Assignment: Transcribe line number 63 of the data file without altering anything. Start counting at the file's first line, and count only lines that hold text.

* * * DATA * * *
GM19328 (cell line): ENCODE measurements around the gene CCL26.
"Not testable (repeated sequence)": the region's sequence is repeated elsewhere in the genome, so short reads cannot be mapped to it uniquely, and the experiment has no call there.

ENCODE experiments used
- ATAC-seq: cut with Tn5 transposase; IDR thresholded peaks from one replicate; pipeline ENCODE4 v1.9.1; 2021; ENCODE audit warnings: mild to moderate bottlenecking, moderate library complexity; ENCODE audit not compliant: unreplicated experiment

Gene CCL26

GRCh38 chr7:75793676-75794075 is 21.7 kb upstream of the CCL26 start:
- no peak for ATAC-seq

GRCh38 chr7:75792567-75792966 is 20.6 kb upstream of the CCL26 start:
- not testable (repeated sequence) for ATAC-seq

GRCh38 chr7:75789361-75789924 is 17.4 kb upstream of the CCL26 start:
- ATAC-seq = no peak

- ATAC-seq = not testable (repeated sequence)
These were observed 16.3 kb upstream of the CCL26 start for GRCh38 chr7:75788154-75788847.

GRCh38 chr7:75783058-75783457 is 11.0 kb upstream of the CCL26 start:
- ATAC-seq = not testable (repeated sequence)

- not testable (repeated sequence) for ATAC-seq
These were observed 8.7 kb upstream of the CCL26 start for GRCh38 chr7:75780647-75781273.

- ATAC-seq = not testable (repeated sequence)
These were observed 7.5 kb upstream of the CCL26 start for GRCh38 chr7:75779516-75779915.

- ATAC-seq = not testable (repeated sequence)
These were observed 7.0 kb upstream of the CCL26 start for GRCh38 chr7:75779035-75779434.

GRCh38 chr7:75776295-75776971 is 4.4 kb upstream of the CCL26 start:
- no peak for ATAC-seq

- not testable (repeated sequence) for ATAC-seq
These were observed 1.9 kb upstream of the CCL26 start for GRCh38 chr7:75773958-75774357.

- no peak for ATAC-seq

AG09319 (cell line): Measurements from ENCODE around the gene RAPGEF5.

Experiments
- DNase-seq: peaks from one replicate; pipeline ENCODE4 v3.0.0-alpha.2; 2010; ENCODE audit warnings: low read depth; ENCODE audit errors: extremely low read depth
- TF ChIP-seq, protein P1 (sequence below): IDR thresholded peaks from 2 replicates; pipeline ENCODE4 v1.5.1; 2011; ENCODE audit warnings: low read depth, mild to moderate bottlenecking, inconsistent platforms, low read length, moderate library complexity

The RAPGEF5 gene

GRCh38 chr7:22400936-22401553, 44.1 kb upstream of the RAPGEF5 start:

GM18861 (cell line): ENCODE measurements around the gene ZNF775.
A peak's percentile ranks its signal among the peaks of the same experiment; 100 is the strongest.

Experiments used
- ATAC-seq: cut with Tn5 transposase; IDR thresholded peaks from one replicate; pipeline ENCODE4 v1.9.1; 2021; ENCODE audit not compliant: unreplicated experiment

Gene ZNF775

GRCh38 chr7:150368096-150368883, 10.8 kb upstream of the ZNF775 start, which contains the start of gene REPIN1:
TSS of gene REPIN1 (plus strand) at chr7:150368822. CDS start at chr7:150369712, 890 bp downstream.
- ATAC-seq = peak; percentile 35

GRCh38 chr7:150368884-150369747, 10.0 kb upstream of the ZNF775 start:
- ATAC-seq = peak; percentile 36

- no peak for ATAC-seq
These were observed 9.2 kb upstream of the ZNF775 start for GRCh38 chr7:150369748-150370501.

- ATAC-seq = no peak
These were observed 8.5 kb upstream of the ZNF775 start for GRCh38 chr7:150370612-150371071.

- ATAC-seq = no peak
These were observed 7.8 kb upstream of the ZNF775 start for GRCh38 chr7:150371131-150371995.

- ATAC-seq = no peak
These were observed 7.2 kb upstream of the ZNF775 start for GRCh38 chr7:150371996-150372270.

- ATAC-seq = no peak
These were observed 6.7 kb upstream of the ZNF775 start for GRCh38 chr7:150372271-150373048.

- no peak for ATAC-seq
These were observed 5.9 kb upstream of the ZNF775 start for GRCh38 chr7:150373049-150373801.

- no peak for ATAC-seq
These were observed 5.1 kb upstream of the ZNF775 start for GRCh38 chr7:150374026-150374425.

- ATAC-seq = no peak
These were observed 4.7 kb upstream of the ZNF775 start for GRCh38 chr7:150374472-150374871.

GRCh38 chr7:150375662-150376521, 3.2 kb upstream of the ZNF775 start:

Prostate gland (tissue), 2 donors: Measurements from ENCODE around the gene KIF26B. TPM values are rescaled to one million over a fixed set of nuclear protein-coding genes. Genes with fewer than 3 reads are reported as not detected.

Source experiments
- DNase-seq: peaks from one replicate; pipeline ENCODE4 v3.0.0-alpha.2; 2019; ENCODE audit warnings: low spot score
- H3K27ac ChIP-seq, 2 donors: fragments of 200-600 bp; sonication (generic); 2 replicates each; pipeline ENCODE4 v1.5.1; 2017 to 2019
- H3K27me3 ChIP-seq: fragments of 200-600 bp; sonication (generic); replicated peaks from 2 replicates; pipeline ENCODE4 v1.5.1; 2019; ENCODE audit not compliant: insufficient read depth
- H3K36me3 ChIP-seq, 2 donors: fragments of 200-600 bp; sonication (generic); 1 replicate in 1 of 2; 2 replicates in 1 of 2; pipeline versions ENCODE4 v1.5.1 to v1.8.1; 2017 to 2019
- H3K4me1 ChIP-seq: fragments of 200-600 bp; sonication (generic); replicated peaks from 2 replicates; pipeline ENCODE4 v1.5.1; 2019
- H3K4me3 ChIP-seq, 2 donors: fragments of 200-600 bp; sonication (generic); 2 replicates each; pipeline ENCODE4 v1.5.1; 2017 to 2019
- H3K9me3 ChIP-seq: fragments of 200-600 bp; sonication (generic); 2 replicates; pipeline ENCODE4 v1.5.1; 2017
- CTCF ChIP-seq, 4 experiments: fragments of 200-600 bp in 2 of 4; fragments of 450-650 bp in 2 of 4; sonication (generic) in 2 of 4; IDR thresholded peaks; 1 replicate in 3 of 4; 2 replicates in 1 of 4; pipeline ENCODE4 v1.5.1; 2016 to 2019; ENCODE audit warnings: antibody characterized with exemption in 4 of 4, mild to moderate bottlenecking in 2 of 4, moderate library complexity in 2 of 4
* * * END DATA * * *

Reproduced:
- H3K27ac ChIP-seq, 2 donors: fragments of 200-600 bp; sonication (generic); 2 replicates each; pipeline ENCODE4 v1.5.1; 2017 to 2019